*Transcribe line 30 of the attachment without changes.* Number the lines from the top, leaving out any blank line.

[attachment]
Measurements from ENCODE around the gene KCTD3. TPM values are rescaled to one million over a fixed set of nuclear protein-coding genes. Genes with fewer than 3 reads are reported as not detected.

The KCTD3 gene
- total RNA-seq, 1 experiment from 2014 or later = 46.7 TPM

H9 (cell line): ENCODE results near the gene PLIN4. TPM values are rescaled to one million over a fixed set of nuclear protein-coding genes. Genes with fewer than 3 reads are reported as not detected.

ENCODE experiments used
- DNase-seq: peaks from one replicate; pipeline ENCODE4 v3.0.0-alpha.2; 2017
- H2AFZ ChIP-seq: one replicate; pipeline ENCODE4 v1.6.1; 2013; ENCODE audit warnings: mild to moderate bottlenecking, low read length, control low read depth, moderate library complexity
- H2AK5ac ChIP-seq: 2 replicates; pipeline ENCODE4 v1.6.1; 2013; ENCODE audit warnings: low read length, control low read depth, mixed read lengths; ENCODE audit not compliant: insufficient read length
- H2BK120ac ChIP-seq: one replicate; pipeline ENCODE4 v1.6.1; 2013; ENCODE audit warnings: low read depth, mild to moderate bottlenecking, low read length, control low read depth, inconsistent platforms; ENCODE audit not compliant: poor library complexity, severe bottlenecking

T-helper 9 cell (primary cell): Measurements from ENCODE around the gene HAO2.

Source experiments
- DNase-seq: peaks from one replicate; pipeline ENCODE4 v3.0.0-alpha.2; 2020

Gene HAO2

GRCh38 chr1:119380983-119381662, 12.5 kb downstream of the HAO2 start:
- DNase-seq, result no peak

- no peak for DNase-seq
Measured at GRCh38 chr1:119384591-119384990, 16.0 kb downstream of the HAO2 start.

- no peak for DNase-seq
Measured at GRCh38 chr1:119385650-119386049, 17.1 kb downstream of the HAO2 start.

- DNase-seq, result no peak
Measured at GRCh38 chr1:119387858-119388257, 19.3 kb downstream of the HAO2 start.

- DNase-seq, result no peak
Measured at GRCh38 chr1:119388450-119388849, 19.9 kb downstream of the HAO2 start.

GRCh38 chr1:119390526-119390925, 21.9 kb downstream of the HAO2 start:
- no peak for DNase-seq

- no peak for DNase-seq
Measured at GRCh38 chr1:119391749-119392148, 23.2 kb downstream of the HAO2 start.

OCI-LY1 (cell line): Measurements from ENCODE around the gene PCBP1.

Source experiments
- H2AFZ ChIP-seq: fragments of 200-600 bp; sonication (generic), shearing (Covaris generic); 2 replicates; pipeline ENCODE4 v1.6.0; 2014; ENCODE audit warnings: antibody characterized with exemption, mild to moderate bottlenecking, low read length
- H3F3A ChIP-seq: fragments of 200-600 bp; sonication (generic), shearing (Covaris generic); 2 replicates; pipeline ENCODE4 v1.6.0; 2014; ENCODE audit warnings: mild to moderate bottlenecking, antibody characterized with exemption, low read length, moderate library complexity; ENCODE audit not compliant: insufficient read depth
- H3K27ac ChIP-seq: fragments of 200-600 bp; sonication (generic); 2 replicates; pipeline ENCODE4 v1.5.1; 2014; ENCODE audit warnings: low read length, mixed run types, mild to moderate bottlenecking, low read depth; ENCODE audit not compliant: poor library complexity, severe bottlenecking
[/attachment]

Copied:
- H2AFZ ChIP-seq: fragments of 200-600 bp; sonication (generic), shearing (Covaris generic); 2 replicates; pipeline ENCODE4 v1.6.0; 2014; ENCODE audit warnings: antibody characterized with exemption, mild to moderate bottlenecking, low read length